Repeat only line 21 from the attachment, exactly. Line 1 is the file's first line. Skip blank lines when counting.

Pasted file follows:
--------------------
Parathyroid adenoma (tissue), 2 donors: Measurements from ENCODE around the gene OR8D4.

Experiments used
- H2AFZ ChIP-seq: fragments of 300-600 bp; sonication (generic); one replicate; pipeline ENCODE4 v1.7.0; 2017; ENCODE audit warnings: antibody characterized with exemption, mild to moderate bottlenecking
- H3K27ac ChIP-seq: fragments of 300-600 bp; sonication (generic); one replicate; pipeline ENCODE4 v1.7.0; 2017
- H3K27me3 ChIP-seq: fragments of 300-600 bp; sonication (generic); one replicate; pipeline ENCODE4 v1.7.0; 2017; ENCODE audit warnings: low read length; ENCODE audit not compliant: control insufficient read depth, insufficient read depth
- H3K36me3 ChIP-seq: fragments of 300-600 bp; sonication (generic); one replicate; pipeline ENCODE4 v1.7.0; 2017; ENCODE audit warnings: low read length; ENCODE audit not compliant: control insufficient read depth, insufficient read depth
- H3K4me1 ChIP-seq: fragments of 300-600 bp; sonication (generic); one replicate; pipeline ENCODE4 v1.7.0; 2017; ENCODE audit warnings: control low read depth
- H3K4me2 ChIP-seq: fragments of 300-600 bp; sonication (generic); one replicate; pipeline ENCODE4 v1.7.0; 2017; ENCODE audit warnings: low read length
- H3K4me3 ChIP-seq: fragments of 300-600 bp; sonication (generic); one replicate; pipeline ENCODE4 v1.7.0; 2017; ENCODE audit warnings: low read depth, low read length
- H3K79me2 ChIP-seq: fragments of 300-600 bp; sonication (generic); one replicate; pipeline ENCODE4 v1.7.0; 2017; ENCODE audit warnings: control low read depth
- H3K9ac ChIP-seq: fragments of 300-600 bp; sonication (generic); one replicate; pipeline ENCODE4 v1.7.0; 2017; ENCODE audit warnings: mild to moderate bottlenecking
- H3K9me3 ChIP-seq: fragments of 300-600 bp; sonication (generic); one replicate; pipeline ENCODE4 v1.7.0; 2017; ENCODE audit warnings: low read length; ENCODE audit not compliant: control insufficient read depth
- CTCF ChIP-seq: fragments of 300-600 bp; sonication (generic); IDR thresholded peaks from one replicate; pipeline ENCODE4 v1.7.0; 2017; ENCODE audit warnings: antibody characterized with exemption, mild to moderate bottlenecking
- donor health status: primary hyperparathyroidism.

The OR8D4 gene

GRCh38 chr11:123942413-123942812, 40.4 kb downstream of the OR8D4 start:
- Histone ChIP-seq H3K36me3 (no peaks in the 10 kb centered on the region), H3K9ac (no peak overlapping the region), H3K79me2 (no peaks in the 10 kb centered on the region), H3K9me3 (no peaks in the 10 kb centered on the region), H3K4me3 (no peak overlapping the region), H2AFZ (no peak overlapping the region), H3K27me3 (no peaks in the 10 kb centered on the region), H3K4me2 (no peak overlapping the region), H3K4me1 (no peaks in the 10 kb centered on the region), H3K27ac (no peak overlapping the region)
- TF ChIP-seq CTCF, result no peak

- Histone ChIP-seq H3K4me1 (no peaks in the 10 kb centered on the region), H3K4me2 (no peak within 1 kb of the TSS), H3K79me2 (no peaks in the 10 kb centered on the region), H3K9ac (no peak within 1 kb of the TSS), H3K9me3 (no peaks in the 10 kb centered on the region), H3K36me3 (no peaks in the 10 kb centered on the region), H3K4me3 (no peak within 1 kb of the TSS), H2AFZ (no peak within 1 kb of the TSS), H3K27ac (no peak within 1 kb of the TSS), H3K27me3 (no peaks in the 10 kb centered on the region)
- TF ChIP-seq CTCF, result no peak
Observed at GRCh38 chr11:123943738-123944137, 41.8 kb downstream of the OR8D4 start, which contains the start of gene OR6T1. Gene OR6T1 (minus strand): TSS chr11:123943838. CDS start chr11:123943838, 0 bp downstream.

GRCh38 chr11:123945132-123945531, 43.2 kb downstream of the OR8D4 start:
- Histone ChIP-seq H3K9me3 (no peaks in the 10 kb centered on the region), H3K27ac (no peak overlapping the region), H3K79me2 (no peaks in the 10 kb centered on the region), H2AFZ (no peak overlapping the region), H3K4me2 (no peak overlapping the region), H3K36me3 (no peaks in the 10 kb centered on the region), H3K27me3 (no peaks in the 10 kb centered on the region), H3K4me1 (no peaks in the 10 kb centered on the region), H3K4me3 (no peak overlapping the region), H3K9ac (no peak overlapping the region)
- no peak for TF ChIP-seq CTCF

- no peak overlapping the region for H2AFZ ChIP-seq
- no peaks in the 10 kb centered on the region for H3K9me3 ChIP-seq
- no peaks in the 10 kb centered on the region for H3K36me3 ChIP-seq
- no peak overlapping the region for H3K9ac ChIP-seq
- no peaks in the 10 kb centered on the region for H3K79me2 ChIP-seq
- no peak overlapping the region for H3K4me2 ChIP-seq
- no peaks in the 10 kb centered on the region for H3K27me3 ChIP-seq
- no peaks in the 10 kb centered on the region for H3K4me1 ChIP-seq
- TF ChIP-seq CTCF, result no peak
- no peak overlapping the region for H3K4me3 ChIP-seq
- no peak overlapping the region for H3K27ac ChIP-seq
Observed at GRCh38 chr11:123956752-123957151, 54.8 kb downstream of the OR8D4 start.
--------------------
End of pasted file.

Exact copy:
Observed at GRCh38 chr11:123943738-123944137, 41.8 kb downstream of the OR8D4 start, which contains the start of gene OR6T1. Gene OR6T1 (minus strand): TSS chr11:123943838. CDS start chr11:123943838, 0 bp downstream.